Infill Is About People, Climate And Winnipeg’s Future

Demand for housing and need for sustainability are major drivers.

In all the rancorous debates about infill development, Winnipeggers have not heard much about two of the main drivers behind infill. There’s huge and rising demand from people who need housing and want to live in mature neighbourhoods. And if the city wants to meet its carbon reduction targets, it needs at least half of its future development to come from infill.

“We hear a lot of complaints about infill, but we need to hear more about the actual people who want to make a home in Winnipeg and want to live in older neighbourhoods close to downtown,” said Nigel Furgus, President of Paragon Design Build, one of the city’s largest infill development companies.

“We rent or sell to single moms, recent immigrants and young families,” said Furgus. “These are people who want to live in mature areas that are close to work and school for their kids. The demand is growing and it will continue to grow. If we want our city to grow and thrive, we need rules that allow responsible infill to continue. Our city’s future will be pretty bleak and polluted if we don’t encourage infill development.”

New Guidelines Are A Good Compromise

Furgus has been joined by Kurtis Sawatzky of Veritas Development Group in endorsing the new guidelines and congratulating city councillors and staff for their foresight and diligence to come up with a difficult, but effective compromise. They agree that the guidelines are needed to rein in some rogue developers who treated their neighbours with disdain.

“Our companies have worked hard to talk with our neighbours and proceed carefully with honest discussion, thoughtful design and clean worksites,” said Sawatzky. “Unfortunately, some developers have given the infill industry a bad name in some parts of the city. But we can’t forget the bigger picture.”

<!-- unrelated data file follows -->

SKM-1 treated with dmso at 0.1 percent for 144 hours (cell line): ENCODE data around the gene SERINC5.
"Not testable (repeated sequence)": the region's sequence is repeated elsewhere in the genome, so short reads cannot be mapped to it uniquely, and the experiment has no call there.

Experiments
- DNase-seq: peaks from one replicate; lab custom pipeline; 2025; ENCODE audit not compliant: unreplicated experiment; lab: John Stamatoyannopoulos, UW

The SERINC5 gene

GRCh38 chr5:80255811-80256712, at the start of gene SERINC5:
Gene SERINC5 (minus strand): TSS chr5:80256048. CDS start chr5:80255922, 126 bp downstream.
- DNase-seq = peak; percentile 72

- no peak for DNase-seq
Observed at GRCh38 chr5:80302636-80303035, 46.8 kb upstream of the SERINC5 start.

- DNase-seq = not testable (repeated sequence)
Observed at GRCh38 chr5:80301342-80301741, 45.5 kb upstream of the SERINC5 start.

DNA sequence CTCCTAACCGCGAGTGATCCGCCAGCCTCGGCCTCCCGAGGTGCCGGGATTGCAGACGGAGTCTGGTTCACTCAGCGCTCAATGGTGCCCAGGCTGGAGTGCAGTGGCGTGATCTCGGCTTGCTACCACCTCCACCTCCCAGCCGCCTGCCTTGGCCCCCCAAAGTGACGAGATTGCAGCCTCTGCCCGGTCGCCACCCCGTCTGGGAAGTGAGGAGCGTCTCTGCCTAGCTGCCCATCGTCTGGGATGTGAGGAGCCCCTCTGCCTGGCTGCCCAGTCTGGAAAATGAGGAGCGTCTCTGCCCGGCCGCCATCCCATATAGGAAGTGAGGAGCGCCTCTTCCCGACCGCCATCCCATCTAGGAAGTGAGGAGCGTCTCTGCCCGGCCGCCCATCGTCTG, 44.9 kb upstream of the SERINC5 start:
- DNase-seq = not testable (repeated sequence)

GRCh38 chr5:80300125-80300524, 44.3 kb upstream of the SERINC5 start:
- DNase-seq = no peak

The single largest contributor to greenhouse gas emissions in Winnipeg is residential vehicles at 32 per cent of annual emissions, according to the City of Winnipeg. Commercial vehicles make up another 18 per cent. The best way to reduce those emissions is to promote denser neighbourhoods where people can either walk, bike or take a bus to work or school.

50% Of New Housing Must Come From Infill

The city’s climate action plan calls for 50 per cent of all new residential construction to come from infill by 2031. This is vital if the city is to meet its goal of reducing GHG emissions by 11 per cent by that time.

Winnipeg has one of the oldest housing stocks of any major city in Canada, so it’s not a surprise that infill has become an important debate. Infill residential development usually replaces derelict or rundown properties. Frequently, the old buildings are replaced with new ones that bring a bit more density with multi-family homes (ie. duplexes or small apartment buildings).

Furgus and Sawatzky are calling on council to pass the guidelines this spring to give everyone a reprieve from a process that created anger and mistrust.

“The guidelines aren’t perfect, but it’s a sign of a good compromise when neither side is completely happy. The guidelines will certainly restrict developers from building certain kinds of popular homes, but they’ll also give us certainty on what is permitted,” said Sawatzky. “The most important thing is that everyone will know where they stand.”

To learn more about residential infill in Winnipeg, click here.

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